Have you ever wondered how your parrot’s sense of smell, touch, taste, sight and hearing compare to your own?
A bird’s eyesight is the most important of its senses to its survival. Our bird’s vision, while not as acute as that of raptors, is vastly superior to our own and is adapted to the survival needs of parrots.
Predatory birds, such as the eagle, the owl or the hawk, have wider skulls allowing for forward facing placement of their eyes. This positioning gives them heightened depth perception which allows them to judge the distance and speed ...
Ever since touring on the road Dave and I have worked hard to get more and more of our birds into the show that didn’t start out in it when we opened. The mental stimulation, constant interaction and quality time they get out of being in the show is unbeatable and we want them all to experience it. We also want to be able to give our birds days off, even when we don’t have the day off from the show ourselves.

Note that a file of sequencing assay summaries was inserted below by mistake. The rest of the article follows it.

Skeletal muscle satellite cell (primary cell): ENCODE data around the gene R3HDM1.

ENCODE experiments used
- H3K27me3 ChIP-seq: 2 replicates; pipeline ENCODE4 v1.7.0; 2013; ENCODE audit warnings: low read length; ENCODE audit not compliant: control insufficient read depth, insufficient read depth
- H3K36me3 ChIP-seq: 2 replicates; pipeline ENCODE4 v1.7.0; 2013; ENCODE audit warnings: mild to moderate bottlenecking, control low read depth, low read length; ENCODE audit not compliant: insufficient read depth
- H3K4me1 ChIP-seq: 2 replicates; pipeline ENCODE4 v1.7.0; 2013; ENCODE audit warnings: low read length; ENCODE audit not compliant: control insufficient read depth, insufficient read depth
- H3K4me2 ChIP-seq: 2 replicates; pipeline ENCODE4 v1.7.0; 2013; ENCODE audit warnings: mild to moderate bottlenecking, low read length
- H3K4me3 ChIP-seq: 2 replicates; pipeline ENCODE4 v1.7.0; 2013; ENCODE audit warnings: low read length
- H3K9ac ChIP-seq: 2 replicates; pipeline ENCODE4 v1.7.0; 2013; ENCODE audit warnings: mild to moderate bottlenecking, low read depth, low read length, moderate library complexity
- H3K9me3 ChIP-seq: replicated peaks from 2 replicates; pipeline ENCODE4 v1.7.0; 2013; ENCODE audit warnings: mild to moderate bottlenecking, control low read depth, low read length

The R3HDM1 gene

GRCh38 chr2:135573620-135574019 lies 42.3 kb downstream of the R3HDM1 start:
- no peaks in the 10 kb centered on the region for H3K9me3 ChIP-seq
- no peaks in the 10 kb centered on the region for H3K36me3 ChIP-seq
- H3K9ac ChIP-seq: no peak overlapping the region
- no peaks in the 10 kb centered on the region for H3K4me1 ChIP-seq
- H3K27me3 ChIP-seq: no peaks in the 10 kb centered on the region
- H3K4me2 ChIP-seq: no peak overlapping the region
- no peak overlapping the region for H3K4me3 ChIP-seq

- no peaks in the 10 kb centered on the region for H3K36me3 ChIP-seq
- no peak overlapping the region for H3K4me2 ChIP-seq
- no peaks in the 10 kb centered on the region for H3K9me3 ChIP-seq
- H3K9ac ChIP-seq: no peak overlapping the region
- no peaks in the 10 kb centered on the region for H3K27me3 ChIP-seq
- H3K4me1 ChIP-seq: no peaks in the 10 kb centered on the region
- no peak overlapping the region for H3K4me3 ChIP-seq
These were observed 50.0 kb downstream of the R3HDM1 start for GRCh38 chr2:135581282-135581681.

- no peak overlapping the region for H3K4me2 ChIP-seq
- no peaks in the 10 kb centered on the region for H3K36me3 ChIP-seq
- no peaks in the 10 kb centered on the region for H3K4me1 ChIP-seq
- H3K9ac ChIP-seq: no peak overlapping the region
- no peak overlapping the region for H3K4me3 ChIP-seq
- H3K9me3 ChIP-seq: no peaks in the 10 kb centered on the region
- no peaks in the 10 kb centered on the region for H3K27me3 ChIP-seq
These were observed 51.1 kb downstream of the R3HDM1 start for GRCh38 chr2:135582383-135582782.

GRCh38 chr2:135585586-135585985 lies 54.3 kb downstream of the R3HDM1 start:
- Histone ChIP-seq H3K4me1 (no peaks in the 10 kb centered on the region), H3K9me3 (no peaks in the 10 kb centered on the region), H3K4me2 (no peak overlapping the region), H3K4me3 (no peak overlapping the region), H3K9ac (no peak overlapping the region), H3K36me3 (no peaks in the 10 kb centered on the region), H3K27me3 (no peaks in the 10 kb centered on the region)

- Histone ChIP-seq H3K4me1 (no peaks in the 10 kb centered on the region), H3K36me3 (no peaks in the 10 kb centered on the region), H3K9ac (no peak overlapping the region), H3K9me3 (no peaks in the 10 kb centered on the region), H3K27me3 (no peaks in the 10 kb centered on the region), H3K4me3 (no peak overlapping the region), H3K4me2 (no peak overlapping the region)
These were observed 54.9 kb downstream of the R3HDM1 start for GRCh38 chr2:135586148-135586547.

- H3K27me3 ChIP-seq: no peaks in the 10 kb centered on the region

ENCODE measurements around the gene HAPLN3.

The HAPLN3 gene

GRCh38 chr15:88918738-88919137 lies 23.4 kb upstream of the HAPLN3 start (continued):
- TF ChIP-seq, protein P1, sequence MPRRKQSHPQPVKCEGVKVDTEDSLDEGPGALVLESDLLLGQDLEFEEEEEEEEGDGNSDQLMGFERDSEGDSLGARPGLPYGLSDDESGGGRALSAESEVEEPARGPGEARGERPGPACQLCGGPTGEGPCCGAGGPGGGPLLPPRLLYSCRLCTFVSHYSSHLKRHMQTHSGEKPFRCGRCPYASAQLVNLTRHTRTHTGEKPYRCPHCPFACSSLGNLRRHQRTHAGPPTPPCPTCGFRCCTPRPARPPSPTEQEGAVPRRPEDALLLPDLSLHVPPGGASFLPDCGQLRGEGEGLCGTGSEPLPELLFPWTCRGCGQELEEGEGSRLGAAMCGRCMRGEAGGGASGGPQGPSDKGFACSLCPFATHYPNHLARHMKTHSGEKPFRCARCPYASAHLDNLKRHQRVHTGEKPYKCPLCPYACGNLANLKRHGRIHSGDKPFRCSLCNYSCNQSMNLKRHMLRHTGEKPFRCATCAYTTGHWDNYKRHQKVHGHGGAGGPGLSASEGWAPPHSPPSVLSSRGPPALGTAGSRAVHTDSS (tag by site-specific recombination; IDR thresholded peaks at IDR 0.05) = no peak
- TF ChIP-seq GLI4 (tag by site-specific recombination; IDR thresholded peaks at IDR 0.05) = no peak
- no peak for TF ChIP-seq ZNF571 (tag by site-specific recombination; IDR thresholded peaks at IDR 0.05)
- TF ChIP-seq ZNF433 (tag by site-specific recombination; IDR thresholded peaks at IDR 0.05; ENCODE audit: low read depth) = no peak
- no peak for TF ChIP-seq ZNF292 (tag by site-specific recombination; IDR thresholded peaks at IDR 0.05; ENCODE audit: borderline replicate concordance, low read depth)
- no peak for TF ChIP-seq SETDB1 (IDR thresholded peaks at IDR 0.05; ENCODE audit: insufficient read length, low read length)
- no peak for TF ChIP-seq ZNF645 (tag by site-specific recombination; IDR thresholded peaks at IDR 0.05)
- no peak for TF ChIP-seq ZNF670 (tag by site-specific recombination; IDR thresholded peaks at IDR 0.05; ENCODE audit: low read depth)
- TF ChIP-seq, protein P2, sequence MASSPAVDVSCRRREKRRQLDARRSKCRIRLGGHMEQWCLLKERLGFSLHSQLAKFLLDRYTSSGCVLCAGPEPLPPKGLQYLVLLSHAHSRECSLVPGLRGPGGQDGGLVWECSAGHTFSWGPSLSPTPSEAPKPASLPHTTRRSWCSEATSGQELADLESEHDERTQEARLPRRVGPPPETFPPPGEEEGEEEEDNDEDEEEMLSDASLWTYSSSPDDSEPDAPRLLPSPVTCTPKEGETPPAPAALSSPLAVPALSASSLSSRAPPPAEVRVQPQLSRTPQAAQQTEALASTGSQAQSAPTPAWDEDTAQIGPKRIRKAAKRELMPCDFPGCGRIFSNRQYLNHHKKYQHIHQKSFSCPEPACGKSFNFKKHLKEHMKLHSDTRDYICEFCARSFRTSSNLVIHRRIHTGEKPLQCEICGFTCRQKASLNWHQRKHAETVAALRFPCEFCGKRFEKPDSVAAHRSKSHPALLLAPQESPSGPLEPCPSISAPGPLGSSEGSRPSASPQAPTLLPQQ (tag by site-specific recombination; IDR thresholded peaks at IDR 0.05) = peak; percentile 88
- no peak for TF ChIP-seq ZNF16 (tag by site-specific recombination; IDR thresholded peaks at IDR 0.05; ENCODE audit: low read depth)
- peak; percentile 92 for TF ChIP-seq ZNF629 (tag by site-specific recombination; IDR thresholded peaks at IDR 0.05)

It is frequently said that a parrot has the emotional capacity of a two year old and the problem solving capabilities of a 5 or 6 year old. I have drawn the comparison between my parrots and children many times. It’s hard not to do when they play with toys, throw tantrums, and look to you for their care and comfort. There are many similarities, but I think there is a place when the line should be drawn.
I share my home with five parots: Linus, an umbrella cockatoo; Theo, a Goffin's cockatoo; Libby, a quaker; and Tinky and DeeDee, my cockateils. Since they will be frequently mentioned in this blog, I think proper introductions are in order...